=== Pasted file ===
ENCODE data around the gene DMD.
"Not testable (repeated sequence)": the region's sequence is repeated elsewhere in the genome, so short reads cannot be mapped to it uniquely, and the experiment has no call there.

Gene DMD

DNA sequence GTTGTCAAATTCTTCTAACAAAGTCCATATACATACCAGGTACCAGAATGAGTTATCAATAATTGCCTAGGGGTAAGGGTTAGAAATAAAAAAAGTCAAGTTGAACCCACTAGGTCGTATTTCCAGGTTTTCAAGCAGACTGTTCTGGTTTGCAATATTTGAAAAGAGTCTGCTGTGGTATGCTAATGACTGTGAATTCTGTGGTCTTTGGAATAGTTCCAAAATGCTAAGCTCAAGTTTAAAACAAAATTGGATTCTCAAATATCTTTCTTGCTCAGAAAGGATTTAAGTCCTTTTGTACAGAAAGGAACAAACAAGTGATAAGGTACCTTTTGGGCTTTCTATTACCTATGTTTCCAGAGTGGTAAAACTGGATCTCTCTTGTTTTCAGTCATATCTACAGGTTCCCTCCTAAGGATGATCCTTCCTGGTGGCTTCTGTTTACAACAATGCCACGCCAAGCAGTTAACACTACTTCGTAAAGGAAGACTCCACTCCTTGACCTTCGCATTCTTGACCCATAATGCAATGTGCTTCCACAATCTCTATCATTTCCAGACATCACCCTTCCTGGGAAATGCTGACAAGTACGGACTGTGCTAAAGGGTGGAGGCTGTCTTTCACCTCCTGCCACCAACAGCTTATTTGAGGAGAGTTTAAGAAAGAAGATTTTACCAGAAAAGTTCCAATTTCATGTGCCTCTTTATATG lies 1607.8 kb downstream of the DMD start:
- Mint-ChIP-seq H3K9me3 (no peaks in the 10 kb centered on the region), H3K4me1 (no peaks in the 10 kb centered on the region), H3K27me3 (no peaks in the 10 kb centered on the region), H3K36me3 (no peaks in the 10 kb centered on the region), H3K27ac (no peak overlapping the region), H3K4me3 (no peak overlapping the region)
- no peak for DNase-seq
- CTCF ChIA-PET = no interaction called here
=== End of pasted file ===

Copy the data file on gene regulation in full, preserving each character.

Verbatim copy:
ENCODE data around the gene DMD.
"Not testable (repeated sequence)": the region's sequence is repeated elsewhere in the genome, so short reads cannot be mapped to it uniquely, and the experiment has no call there.

Gene DMD

DNA sequence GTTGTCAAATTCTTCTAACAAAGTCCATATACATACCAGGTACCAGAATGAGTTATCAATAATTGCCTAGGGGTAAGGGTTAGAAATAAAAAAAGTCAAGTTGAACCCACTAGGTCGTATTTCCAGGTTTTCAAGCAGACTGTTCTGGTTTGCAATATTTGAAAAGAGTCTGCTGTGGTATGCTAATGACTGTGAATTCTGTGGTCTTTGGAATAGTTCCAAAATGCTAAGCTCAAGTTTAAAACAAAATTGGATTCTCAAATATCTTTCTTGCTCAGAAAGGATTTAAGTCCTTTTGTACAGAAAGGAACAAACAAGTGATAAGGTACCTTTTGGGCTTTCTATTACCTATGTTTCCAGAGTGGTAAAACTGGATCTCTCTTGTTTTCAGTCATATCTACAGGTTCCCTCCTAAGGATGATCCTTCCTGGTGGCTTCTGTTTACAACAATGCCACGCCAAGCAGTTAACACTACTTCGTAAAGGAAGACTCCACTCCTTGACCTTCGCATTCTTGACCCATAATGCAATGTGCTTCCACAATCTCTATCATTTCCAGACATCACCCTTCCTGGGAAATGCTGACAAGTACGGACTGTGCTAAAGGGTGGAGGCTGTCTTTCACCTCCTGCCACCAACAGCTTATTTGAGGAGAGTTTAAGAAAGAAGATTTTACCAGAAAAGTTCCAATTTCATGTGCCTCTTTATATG lies 1607.8 kb downstream of the DMD start:
- Mint-ChIP-seq H3K9me3 (no peaks in the 10 kb centered on the region), H3K4me1 (no peaks in the 10 kb centered on the region), H3K27me3 (no peaks in the 10 kb centered on the region), H3K36me3 (no peaks in the 10 kb centered on the region), H3K27ac (no peak overlapping the region), H3K4me3 (no peak overlapping the region)
- no peak for DNase-seq
- CTCF ChIA-PET = no interaction called here